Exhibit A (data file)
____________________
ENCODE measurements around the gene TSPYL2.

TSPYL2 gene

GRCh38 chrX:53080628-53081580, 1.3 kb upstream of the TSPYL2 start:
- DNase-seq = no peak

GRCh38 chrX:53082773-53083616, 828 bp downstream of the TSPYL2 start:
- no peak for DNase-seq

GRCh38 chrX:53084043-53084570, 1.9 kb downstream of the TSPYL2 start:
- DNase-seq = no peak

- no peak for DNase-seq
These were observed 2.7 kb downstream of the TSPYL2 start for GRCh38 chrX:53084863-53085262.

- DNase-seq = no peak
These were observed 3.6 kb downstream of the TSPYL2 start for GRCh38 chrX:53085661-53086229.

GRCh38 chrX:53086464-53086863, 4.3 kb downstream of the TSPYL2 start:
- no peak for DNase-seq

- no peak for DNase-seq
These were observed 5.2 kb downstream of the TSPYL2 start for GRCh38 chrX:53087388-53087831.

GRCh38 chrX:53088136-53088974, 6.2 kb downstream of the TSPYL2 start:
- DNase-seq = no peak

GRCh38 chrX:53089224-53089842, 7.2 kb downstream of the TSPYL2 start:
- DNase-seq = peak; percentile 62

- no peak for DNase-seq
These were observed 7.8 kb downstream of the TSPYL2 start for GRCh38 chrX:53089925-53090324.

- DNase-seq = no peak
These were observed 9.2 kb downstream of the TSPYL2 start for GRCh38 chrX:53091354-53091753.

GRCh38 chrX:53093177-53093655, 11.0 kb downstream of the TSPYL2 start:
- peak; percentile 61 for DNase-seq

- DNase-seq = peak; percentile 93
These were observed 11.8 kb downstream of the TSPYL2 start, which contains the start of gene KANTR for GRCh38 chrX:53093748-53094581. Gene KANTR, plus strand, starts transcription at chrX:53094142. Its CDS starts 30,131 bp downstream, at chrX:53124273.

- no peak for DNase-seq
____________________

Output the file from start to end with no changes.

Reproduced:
ENCODE measurements around the gene TSPYL2.

TSPYL2 gene

GRCh38 chrX:53080628-53081580, 1.3 kb upstream of the TSPYL2 start:
- DNase-seq = no peak

GRCh38 chrX:53082773-53083616, 828 bp downstream of the TSPYL2 start:
- no peak for DNase-seq

GRCh38 chrX:53084043-53084570, 1.9 kb downstream of the TSPYL2 start:
- DNase-seq = no peak

- no peak for DNase-seq
These were observed 2.7 kb downstream of the TSPYL2 start for GRCh38 chrX:53084863-53085262.

- DNase-seq = no peak
These were observed 3.6 kb downstream of the TSPYL2 start for GRCh38 chrX:53085661-53086229.

GRCh38 chrX:53086464-53086863, 4.3 kb downstream of the TSPYL2 start:
- no peak for DNase-seq

- no peak for DNase-seq
These were observed 5.2 kb downstream of the TSPYL2 start for GRCh38 chrX:53087388-53087831.

GRCh38 chrX:53088136-53088974, 6.2 kb downstream of the TSPYL2 start:
- DNase-seq = no peak

GRCh38 chrX:53089224-53089842, 7.2 kb downstream of the TSPYL2 start:
- DNase-seq = peak; percentile 62

- no peak for DNase-seq
These were observed 7.8 kb downstream of the TSPYL2 start for GRCh38 chrX:53089925-53090324.

- DNase-seq = no peak
These were observed 9.2 kb downstream of the TSPYL2 start for GRCh38 chrX:53091354-53091753.

GRCh38 chrX:53093177-53093655, 11.0 kb downstream of the TSPYL2 start:
- peak; percentile 61 for DNase-seq

- DNase-seq = peak; percentile 93
These were observed 11.8 kb downstream of the TSPYL2 start, which contains the start of gene KANTR for GRCh38 chrX:53093748-53094581. Gene KANTR, plus strand, starts transcription at chrX:53094142. Its CDS starts 30,131 bp downstream, at chrX:53124273.

- no peak for DNase-seq